White House Spins The Boy Who Yawned
Turns out Tyler may have been destined to become a late-night TV star, but he wasn't supposed to be standing right behind the president.
Crotty says he and Tyler were seated a dozen or so seats from the podium. But when event organizers discovered two no-shows in the row right behind Bush, the local party chairman took Tyler and they sat in the empty seats, Crotty said.
"They saw a cherubic-faced kid," Maxwell said.
And the rest, as they say, is history.
Dickens said the family has been swamped with requests to interview Tyler, but as of late yesterday, the plan was to do only Letterman's show.
Meanwhile, CNN apologized on the air to Letterman yesterday for having reported Tuesday that the White House said his videotape had been altered to put the boy right behind Bush.
That honor fell to Daryn Kagan, who first reported on CNN that the White House was calling the tape a fake; Kyra Phillips said something to the same effect later, only she said "We're told that" without citing any source. CNN retracted that report Tuesday night, but only after Letterman had shown the clip of Kagan telling viewers that the White House said the tape was doctored, and only after Letterman had called the White House a bunch of liars. Twice.
"It turns out, due to what we might say a misunderstanding among the folks who are usually so fantastic behind me here in the newsroom, it turns out that was not true," Kagan said yesterday. "The White House, it turns out, I guess never did call us about the tape. . . . And we've been looking through our tapes and apparently we now see no evidence that it was faked.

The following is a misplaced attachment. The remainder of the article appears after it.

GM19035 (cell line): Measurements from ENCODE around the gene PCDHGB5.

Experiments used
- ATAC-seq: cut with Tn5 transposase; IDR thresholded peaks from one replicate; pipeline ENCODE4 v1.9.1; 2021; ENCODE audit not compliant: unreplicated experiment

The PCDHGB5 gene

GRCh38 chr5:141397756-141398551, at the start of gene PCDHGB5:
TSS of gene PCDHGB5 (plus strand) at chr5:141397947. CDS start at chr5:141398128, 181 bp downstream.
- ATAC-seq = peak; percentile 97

"So Dave, we apologize for the error. I hope that makes things good with us. If you need me to come up and do a stupid human trick or a stupid pet trick, I have that, too. But hopefully we're just okay. We apologize."
Last night, Letterman called it "a landmark day, because for the first time in 25 years of network television broadcasting, the first time ever since I've been doing this, someone has apologized to me."
Crotty senior, who says he got a big laugh out of the videotape, expects it to show up again when his son decides to get married and has his bachelor party.
Dickens says the Bush campaign was tickled about the whole thing: "We think it's all in good nature, very good-humored."
Letterman's not so sure.
"This whole thing just smells. Doesn't it smell a little bit?" Letterman asked his audience last night.
"I mean, it just seems all just a little too tidy, just a little too neat. And now, the guy, the kid in Florida -- and his old man -- was really upset in the beginning. . . . Well, now everybody down there loves it. Everybody couldn't be happier; everybody thought it was hilarious. So you see, it's just a little too tidy. Stuff like this never ends happily, certainly not happily for me. I was waiting for the lawsuit, I was waiting to be arrested, I was waiting to be beaten to a pulp, and now, oh . . . we couldn't be happier."
© 2004 The Washington Post Company